Chinese Balloons over Taiwan: What We Know and What We Don’t Know

Chinese Balloons over Taiwan: What We Know and What We Don’t Know

XiJinping Masthead
Chinese Balloons over Taiwan: What We Know and What We Don’t Know

On December 7, 2023, the Ministry of National Defense (MND) of the Republic of China (Taiwan) released its regular daily report on Chinese military activity inside Taiwan’s air defense identification zone (ADIZ), a standard practice that the MND adopted in September 2020. The reports typically document flight paths of Chinese military aircraft flying in the southwestern ADIZ and across the median line of the Taiwan Strait. However, that day’s report included something unusual: a balloon flying over the median line of the Taiwan Strait.

Through the end of December, another six balloons crossed the median line and flew toward Taiwan before “disappearing” near the west coast of the island. The MND stated that the balloons were meteorological in nature. While the inclusion of these balloons in the daily ADIZ reports was a step in the right direction, there was no context provided about how novel these activities really were and what sparked the decision to include the balloon in the December 7 report.

The balloon flights were met with both interest and confusion, but that quickly changed to concern when a balloon flew over Taiwan on January 1, 2024. While the report caused concern throughout Taiwan, it was reported after the fact, so it did not cause as much domestic outrage as what occurred in early 2023 in the United States when a Chinese surveillance balloon was spotted over Montana and eventually shot down off of the Carolina coast. Despite US government confirmation that the balloon did in fact gather intelligence and transmit it back to China, official in Taipei continue to insist that the reported Chinese balloons were still meteorological.

In the 12 days before the January 13 presidential elections, another 12 Chinese balloons violated the island’s territorial airspace, with many flying over key military installations. China’s use of coercive military activity to signal its displeasure with geopolitical developments involving Taiwan has become a well-documented behavior since the MND began releasing reports on Chinese military aircraft, but none of the 4,800+ sorties included a publicly confirmed violation of Taiwan’s airspace. Even the almost 200 incursions by unmanned aerial vehicles (UAVs) did not breach Taiwan’s airspace or fly over the island. Before the balloon incidents, the most controversial element of PRC military coercion in the air was Chinese military aircraft crossing the median line of the Taiwan Strait. Of the 1,300+ median line crossings, none of them entered Taiwan’s airspace, so these balloons can be considered a form of escalation in this regard.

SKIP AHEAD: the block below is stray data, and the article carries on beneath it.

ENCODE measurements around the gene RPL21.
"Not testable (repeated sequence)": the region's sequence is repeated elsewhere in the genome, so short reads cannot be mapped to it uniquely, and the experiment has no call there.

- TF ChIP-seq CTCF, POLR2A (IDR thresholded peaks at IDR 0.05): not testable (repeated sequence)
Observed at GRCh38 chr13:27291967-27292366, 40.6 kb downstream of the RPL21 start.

The MND’s official policy is that any military aircraft that enters Taiwan’s territorial airspace will be considered a “first strike” and shot down. This policy developed in the aftermath of an influx of UAVs flying over the island of Kinmen in August 2022 after a visit to Taipei by then-US House Speaker Nancy Pelosi. After the now-infamous Chinese spy balloon that flew over the continental United States was shot down in February 2023, the MND stated outright that it reserves the right to shoot down any balloon deemed a threat to Taiwan’s security.

That same month, an MND official stated that Chinese balloons were being tracked around Taiwan “very frequently” and the wreckage of one such balloon was found on Tungyin Island in the Matsu archipelago. While the focus on balloons peaked in early 2023, the MND confirmed PRC balloons flew over the island of Taiwan, specifically over the cities of Keelung, Taoyuan, and Hsinchu, one year prior in February 2022. In both 2022 and 2023, the MND made the same conclusions: the balloons posed no direct security threat.